When I spoke to you last … I asked you all, whatever your religion, to pray for me on the day of my Coronation - to pray that God would give me wisdom and strength to carry out the promises that I should then be making.

This inclusive and generous vision of faith was reflected both in that speech which referred repeatedly to God’s will, his grace and mercy, and in her own public espousal of religion in the nearly six-decades since.

However, those of us who are religious have to recognise the prevalence of an often lukewarm response to faith, and at times outright hostility. As Lord Sachs, the Chief Rabbi put it recently when giving evidence a Parliamentary Committee:

‘I share a real concern that the attempt to impose the current prevailing template of equality and discrimination on religious organisations is an erosion of religious liberty. We are beginning to move back to where we came in in the 17th century - a whole lot of people on the Mayflower leaving to find religious freedom elsewhere’2.

So where are we now? We can identify two key transformations in recent decades. The first is to do with the decline in formal religious observance in Europe, and the second relates to the polarising way in which the religious elements of world conflicts have been portrayed.

More than 10 years ago3, the sociologist Prof Grace Davie charted the way in which religious faith was still important in contemporary Britain but changing in character. As less people attended Church regularly themselves and those who did so went less regularly, the general and public familiarity with the vocabulary of faith diminished.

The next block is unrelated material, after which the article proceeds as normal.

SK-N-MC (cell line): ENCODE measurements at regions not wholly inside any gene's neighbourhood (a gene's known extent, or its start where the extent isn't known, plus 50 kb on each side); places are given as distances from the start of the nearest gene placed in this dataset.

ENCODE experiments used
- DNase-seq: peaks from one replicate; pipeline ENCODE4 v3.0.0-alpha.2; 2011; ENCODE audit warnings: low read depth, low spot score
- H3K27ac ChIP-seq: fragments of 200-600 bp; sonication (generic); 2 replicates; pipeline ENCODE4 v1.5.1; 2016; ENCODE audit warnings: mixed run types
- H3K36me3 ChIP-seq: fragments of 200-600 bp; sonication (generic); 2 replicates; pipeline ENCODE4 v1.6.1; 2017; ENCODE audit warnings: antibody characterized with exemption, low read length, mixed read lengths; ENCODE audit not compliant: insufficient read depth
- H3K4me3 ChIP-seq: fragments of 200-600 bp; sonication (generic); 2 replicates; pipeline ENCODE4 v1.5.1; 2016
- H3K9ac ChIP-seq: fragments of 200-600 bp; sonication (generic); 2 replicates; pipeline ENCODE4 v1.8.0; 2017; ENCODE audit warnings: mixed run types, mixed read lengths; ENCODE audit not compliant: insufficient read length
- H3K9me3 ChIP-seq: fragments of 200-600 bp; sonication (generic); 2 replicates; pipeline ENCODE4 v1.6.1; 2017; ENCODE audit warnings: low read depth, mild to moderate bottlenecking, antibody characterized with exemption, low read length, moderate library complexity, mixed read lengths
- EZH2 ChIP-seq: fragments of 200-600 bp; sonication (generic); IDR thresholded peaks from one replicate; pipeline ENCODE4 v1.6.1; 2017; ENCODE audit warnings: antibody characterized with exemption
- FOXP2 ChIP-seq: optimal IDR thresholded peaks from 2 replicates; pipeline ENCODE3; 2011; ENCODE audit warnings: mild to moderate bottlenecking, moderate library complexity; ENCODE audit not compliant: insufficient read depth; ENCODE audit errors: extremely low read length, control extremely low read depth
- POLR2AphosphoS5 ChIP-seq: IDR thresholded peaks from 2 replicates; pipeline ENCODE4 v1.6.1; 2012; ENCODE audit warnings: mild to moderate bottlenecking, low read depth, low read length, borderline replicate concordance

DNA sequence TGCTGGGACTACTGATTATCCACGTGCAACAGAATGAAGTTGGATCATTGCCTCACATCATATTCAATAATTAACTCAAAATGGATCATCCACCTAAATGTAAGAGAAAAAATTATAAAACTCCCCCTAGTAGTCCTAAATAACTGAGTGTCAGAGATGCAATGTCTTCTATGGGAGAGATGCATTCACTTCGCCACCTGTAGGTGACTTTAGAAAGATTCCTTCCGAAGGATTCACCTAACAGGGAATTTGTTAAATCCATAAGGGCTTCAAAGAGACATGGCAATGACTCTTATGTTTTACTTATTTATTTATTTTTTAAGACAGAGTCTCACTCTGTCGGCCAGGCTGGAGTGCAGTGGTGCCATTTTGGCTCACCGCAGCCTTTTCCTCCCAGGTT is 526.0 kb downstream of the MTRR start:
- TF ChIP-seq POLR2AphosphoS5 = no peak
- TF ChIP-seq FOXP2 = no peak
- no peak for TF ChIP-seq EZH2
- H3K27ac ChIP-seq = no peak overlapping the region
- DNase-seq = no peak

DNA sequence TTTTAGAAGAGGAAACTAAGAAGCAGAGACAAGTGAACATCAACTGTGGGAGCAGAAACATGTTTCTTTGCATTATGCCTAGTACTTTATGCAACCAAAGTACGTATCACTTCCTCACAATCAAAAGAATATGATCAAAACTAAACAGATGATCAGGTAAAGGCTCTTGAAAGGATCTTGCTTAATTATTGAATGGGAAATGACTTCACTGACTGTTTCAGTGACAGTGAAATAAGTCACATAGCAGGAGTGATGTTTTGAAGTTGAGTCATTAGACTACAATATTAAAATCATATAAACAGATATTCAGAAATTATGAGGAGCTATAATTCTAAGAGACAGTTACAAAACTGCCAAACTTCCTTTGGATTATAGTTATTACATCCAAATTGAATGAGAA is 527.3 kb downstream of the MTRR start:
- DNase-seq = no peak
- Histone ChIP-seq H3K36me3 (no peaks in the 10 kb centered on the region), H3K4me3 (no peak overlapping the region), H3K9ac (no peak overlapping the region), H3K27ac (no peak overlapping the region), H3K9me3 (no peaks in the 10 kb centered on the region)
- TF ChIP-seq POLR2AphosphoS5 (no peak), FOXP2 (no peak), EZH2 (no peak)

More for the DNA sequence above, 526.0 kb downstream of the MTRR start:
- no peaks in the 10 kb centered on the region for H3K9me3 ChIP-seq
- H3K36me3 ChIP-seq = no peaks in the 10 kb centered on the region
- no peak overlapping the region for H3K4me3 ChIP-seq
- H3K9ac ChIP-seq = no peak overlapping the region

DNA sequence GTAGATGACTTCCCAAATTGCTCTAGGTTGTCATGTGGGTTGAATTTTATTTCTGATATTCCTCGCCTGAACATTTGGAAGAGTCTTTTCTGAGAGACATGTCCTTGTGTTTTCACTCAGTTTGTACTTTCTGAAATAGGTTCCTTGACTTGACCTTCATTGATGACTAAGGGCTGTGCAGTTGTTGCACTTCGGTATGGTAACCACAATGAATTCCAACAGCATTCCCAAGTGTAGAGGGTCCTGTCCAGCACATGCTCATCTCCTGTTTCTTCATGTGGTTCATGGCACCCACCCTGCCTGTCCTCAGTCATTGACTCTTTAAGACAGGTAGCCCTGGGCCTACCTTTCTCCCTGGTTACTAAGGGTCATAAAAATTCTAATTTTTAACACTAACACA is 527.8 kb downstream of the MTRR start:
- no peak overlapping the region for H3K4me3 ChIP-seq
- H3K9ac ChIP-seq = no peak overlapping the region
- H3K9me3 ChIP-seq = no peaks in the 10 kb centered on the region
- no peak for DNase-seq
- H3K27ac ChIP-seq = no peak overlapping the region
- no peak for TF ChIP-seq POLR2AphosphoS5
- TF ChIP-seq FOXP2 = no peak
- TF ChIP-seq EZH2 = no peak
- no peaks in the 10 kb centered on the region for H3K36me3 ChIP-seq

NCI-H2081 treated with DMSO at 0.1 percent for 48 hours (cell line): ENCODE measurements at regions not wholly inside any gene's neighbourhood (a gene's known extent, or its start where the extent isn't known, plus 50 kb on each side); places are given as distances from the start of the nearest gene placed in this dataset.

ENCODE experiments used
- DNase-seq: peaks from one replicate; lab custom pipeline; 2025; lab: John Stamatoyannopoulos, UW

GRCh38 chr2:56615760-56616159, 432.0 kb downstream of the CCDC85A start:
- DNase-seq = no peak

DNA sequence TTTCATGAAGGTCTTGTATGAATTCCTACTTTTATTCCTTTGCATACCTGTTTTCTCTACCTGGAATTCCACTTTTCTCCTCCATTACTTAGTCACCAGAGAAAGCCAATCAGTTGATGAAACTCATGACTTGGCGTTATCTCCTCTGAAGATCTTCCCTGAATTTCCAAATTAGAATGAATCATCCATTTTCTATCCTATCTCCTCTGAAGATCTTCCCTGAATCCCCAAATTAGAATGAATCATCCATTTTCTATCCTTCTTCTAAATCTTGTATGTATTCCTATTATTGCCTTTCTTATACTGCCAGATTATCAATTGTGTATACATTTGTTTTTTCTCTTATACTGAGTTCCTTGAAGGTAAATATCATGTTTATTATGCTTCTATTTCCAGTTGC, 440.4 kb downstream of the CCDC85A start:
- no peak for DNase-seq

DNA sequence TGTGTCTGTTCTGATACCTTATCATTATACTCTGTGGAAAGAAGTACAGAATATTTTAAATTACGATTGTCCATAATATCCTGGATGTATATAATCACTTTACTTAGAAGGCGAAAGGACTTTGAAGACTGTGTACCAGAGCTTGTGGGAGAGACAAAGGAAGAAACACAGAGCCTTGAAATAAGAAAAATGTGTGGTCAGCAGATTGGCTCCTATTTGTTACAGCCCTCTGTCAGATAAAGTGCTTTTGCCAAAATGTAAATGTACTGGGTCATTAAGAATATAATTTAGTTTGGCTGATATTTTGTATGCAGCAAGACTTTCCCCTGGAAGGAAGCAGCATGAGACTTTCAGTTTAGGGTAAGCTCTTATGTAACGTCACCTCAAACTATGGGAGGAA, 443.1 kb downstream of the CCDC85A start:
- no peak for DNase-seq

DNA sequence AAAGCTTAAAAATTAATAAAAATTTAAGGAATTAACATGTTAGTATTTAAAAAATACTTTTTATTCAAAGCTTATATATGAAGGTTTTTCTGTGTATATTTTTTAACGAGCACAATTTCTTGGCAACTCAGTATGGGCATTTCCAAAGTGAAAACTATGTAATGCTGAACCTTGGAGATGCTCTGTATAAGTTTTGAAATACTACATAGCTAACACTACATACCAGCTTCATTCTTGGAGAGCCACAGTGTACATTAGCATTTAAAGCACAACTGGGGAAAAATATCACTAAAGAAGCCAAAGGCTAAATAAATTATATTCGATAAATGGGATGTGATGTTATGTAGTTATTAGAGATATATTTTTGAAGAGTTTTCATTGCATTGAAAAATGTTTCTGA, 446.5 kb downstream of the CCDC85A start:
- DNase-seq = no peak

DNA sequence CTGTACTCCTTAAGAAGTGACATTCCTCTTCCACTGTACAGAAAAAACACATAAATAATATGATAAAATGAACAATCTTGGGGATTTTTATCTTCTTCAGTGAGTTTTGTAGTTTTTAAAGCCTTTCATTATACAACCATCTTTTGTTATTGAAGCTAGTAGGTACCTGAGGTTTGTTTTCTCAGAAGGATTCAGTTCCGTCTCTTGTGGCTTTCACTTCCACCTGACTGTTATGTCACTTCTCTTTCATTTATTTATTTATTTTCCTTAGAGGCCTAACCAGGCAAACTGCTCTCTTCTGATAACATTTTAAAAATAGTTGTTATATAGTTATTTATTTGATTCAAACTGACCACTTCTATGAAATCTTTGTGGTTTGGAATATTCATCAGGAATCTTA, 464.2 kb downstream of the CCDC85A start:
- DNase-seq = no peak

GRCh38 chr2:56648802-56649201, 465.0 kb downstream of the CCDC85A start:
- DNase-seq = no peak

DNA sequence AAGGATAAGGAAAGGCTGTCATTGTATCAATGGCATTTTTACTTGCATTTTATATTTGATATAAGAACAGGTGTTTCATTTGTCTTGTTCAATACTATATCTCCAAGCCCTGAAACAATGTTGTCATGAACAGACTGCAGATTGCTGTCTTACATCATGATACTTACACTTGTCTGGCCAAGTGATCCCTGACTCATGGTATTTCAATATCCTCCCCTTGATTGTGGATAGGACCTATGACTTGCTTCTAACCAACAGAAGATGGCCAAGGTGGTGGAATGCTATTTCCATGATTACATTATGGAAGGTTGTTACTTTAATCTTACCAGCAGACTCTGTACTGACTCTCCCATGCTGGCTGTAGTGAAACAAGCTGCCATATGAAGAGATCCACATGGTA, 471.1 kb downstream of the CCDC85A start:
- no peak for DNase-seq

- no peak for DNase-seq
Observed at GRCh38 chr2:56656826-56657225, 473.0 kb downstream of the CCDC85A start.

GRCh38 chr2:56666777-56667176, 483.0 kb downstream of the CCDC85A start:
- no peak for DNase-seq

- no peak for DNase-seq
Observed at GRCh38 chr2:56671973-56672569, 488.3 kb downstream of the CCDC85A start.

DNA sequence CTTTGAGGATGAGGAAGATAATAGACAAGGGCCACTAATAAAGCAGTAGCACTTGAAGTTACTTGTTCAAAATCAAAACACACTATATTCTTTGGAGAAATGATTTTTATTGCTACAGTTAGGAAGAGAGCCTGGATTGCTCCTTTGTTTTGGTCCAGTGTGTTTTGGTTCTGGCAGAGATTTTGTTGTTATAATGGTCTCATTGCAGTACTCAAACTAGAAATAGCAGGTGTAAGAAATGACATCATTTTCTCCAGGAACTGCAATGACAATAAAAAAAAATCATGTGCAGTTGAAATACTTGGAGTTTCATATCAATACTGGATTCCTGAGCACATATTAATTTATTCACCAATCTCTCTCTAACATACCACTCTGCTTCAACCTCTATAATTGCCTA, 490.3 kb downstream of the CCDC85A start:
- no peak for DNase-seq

She argued that it wasn’t so much a decline in believing – even now, 70% of the population will describe themselves as Christian, and a further 6% adhere to another faith, with only a small percentage actively not believing in God.

Rather, the main change was in terms of religious engagement – ‘belonging’ with a definite sense of purpose, rather than a vague identity. She used the phrase ‘believing without belonging’.

In short, many will still long for the comfort and grandeur of faith, the rituals still have power to console, but few will actively engage. The public response to the funerals of Diana, Princess of Wales and of the Queen Mother – and even warmth with which the recent Royal Wedding here was received by 2 billion viewers – would all point to the continuing vitality of religious faith, even when personal practice has become a distant memory. Davie dubbed this ‘vicarious religion’, that is, a faith practised on my behalf by someone else.

This gap between a generalised sense of the importance of faith and the scarcity of actual religious practice has led to some worrying perceptions, my second transformation.

Alongside the warm affection for our religious heritage, last year’s British Social Attitudes survey found that half the country believed our society is deeply divided along religious lines, with a particular – and let me say very clearly – misplaced hostility towards Islam.

Much of this, of course, is derived from the events surrounding both 9/11 and the military actions in Iraq, Afghanistan and elsewhere that have followed. Writing in the Guardian newspaper just 4 days after 9/11, the radical atheist Richard Dawkins said: ‘To fill a world with religion, or religion of an Abrahamic kind, is like littering the streets with loaded guns. Do not be surprised if they are used’4.